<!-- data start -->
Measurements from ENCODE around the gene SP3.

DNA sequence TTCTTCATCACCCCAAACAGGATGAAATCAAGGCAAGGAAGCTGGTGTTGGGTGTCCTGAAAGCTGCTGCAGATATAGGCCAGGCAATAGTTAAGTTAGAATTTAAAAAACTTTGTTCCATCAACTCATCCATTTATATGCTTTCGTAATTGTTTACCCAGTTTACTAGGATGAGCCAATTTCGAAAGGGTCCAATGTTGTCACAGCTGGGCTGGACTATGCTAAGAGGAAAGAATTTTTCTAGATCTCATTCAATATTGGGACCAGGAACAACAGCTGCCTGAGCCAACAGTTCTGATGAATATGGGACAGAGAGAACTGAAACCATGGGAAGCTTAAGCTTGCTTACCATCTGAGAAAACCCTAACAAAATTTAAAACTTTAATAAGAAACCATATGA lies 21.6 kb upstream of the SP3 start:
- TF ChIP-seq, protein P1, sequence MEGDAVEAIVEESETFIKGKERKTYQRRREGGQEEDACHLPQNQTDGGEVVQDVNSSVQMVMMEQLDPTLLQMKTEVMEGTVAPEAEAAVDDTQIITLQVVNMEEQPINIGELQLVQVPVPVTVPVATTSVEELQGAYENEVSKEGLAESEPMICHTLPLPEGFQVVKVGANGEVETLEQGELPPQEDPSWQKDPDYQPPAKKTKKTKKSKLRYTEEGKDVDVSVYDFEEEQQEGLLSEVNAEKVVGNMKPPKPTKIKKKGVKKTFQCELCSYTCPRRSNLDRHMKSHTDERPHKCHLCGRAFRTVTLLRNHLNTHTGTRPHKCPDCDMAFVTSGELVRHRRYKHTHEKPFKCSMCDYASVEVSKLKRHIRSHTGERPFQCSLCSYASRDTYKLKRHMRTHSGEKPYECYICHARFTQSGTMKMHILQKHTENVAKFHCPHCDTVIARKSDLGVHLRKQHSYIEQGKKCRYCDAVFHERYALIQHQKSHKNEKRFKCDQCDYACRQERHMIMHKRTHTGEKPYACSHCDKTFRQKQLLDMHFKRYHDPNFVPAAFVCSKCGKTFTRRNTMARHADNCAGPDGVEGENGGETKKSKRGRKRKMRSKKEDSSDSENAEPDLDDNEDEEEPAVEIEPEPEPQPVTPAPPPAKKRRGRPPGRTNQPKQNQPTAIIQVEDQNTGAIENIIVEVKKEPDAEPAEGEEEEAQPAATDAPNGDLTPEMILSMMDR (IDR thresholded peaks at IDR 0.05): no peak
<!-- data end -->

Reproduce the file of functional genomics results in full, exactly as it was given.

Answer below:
Measurements from ENCODE around the gene SP3.

DNA sequence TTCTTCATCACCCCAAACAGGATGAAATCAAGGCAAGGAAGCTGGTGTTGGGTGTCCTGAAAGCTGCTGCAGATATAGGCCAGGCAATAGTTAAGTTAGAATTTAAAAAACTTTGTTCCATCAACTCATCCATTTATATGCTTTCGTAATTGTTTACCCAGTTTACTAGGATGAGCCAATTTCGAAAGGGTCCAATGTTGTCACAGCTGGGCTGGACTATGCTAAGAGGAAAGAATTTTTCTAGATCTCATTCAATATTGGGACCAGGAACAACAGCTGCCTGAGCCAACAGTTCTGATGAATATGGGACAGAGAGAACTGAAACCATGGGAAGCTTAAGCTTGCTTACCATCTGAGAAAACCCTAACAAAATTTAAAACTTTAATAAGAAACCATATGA lies 21.6 kb upstream of the SP3 start:
- TF ChIP-seq, protein P1, sequence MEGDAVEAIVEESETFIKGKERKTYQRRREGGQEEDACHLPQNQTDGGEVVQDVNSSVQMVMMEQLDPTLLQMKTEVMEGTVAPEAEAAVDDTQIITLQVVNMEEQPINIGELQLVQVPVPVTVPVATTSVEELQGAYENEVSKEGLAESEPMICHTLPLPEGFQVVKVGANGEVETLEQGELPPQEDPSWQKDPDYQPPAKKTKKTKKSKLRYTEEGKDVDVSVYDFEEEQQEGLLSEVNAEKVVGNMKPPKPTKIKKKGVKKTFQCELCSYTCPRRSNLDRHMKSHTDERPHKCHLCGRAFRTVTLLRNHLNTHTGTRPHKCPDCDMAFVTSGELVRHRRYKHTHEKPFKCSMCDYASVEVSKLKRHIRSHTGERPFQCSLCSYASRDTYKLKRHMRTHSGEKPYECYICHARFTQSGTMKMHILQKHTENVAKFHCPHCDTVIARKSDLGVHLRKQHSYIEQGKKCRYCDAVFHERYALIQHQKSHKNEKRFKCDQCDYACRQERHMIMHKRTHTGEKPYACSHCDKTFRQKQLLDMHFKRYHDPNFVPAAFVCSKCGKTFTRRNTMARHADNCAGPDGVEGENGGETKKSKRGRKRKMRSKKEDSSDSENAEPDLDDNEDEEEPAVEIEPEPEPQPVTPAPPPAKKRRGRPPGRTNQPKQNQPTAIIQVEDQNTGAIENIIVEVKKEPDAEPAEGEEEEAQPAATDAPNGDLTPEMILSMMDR (IDR thresholded peaks at IDR 0.05): no peak